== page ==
The survival rate for melanoma depends a lot on the stage of the cancer. When caught early, melanoma is highly curable.
While the overall five-year survival rate for people diagnosed with melanoma is high at 92 percent, the survival rate decreases dramatically once melanoma spreads to other parts of the body. And while treatments for late-stage melanoma are improving rapidly, thanks to research supported by MRA, the survival rates are still low.
That’s why early detection of melanoma is so important. Here are a few tips to help with early detection:
Know Your Skin and Examine it Regularly. Recognizing changes in the skin is the best way to detect melanoma early. Add monthly skin checks to your routine.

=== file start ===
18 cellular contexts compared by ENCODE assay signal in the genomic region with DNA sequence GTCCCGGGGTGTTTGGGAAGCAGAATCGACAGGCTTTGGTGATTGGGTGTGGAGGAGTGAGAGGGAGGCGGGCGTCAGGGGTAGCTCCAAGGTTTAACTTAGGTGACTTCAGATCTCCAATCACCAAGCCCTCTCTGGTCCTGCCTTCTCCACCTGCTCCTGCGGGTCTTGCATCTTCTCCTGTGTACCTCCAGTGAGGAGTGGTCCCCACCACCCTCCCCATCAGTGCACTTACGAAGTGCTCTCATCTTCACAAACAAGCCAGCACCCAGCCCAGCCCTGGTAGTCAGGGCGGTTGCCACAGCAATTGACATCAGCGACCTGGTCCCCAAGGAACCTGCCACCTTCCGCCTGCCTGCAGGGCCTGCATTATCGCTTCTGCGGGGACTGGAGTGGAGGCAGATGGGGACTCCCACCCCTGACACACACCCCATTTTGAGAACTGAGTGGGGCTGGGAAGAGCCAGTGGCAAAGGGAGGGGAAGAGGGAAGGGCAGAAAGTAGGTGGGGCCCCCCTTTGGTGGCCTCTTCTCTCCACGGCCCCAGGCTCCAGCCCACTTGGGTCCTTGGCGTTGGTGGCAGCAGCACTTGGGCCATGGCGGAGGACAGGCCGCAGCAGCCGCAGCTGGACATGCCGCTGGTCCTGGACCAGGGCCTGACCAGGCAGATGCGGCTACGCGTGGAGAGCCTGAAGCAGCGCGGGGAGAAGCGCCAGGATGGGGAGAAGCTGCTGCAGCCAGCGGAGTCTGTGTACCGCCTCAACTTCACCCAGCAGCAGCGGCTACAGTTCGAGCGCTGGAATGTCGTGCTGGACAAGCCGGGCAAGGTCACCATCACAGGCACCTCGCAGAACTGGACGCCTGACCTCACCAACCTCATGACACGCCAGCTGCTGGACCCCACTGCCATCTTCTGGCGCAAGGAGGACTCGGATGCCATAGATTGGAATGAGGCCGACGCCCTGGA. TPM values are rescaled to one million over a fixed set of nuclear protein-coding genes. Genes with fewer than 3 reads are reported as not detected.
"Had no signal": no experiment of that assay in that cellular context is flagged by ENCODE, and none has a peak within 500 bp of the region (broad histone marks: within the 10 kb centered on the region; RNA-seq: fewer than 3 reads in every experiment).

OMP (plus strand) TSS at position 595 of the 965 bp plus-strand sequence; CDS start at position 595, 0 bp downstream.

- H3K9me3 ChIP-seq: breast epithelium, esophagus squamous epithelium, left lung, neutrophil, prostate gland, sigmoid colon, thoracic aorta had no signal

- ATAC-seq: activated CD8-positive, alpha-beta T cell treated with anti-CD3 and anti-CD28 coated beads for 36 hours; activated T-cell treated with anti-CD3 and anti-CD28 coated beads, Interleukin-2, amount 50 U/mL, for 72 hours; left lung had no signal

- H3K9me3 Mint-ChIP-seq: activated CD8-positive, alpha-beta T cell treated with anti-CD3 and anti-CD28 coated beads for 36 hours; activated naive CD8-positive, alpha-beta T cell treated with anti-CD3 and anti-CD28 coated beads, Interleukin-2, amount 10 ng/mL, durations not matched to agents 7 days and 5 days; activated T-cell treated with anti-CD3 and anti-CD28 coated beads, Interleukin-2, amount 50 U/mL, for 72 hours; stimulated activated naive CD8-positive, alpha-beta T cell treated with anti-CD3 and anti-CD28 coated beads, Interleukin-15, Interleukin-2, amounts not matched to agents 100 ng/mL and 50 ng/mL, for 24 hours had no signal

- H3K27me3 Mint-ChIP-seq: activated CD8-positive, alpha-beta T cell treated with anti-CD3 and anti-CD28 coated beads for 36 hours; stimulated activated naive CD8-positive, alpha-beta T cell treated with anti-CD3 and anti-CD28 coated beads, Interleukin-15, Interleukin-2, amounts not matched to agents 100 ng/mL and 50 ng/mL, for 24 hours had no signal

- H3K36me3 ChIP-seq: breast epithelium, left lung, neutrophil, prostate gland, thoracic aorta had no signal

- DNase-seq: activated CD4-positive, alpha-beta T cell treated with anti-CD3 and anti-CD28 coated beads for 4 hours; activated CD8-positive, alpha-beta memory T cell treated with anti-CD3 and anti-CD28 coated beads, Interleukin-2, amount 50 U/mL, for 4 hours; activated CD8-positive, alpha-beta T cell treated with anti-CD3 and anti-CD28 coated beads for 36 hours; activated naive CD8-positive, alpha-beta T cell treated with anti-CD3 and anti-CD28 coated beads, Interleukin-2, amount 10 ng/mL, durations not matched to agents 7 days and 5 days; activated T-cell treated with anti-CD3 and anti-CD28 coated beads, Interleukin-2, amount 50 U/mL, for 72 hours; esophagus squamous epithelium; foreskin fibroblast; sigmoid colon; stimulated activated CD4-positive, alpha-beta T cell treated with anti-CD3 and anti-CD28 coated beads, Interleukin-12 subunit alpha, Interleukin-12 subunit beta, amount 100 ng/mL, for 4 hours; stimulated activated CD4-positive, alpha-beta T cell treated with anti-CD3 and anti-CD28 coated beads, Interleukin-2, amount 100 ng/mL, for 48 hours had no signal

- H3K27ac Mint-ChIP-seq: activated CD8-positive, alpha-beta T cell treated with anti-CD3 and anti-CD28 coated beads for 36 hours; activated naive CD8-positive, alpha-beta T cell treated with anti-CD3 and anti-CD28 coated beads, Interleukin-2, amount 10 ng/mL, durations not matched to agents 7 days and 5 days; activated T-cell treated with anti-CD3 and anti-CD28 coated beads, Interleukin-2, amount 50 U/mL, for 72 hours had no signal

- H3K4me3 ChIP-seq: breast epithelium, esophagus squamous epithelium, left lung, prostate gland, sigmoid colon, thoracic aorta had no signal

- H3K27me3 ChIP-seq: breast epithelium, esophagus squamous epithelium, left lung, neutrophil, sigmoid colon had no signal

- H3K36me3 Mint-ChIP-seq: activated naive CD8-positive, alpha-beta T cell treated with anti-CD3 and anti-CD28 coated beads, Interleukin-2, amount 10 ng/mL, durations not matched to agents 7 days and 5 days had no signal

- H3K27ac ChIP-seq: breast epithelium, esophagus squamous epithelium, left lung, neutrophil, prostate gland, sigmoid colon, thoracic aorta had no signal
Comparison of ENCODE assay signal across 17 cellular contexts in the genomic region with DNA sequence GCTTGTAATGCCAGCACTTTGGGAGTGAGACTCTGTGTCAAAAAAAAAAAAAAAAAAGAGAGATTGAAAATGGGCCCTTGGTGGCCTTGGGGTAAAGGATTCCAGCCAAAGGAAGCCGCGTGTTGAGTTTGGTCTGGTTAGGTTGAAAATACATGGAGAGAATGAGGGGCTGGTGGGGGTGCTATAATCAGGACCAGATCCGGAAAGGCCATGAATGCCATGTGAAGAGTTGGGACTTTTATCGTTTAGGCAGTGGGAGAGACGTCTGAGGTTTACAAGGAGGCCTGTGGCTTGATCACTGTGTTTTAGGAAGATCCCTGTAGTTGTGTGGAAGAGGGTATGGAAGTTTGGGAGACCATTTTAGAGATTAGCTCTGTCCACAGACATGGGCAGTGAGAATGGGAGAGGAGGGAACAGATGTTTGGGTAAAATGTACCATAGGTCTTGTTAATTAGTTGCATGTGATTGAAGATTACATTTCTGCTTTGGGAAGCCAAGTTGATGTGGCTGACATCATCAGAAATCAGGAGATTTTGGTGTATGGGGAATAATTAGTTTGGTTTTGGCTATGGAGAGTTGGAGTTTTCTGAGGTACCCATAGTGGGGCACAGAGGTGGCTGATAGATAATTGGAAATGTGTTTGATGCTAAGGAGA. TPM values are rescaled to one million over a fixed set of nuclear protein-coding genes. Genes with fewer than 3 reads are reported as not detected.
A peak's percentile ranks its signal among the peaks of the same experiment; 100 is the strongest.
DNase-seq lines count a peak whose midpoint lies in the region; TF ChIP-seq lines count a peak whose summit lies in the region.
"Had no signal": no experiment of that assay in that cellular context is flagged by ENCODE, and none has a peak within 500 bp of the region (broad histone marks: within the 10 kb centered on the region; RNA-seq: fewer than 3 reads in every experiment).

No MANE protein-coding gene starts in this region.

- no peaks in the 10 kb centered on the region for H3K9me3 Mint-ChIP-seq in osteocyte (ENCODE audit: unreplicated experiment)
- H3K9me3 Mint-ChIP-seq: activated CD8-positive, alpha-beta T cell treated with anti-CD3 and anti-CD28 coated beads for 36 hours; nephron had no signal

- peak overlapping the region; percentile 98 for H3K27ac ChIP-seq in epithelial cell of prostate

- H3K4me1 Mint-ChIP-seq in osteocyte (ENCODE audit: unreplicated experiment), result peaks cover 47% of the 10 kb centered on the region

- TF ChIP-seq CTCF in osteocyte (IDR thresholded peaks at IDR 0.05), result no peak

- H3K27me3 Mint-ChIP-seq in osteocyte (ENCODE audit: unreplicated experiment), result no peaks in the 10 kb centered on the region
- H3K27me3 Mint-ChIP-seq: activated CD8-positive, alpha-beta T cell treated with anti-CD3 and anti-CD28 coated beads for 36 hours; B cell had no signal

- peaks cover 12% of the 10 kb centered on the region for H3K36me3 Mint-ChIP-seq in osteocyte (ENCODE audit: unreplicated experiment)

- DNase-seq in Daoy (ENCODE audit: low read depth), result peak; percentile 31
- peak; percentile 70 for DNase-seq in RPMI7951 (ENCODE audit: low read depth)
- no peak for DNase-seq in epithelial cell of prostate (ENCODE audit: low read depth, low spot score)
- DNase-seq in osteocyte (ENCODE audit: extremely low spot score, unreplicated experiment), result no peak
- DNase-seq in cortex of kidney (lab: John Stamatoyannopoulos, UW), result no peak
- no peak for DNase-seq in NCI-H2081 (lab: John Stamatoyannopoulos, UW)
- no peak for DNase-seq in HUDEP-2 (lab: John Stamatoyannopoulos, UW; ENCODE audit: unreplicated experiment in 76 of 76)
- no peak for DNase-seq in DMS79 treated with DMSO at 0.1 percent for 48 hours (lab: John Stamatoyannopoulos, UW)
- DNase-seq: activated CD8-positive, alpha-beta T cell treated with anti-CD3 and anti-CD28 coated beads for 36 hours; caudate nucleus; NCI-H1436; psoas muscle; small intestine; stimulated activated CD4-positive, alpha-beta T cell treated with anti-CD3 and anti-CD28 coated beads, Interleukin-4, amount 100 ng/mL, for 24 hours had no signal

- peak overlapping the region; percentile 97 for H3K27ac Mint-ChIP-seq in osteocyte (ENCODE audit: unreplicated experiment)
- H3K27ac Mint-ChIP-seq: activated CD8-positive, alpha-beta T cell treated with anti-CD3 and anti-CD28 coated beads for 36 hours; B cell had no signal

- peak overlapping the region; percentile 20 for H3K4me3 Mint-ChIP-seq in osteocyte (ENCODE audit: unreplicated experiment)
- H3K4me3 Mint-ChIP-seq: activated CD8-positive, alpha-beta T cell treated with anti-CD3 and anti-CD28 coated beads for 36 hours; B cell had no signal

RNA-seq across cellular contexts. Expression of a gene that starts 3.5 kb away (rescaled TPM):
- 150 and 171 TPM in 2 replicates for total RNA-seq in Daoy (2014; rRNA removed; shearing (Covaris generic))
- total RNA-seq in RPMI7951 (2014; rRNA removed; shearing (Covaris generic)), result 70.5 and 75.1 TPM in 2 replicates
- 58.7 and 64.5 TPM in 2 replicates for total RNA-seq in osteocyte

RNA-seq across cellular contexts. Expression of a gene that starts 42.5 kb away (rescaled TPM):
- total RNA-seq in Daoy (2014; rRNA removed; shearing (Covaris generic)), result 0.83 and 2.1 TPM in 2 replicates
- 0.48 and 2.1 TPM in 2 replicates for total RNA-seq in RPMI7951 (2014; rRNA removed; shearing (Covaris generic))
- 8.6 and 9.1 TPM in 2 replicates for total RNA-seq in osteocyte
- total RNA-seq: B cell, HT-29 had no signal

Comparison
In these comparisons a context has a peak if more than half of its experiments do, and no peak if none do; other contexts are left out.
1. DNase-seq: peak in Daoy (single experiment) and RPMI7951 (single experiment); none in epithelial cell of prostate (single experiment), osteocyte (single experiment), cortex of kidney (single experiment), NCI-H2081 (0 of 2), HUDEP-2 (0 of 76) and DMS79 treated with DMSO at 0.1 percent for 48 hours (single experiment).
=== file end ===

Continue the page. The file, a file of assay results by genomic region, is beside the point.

Look for the ABCDEs of Melanoma. Pay attention to moles or growths that are asymmetrical, have an irregular border, exhibit changes in color, have a diameter larger than the size of a pencil eraser, or have evolved in size or thickness. If you notice one or more of these signs, see your healthcare provider.
Know If You Are At Higher Risk
People with the following traits are at higher risk for developing melanoma and other skin cancers:
- Fair skin
- Red or blonde hair
- Light eyes
- More than 50 moles
- History of sunburn or UV exposure
- Family history of skin cancer
- Personal history of skin cancer
Getting to know your skin and recognizing any changes is the best way to help detect melanoma and other skin cancers. Learn more ways to educate yourself.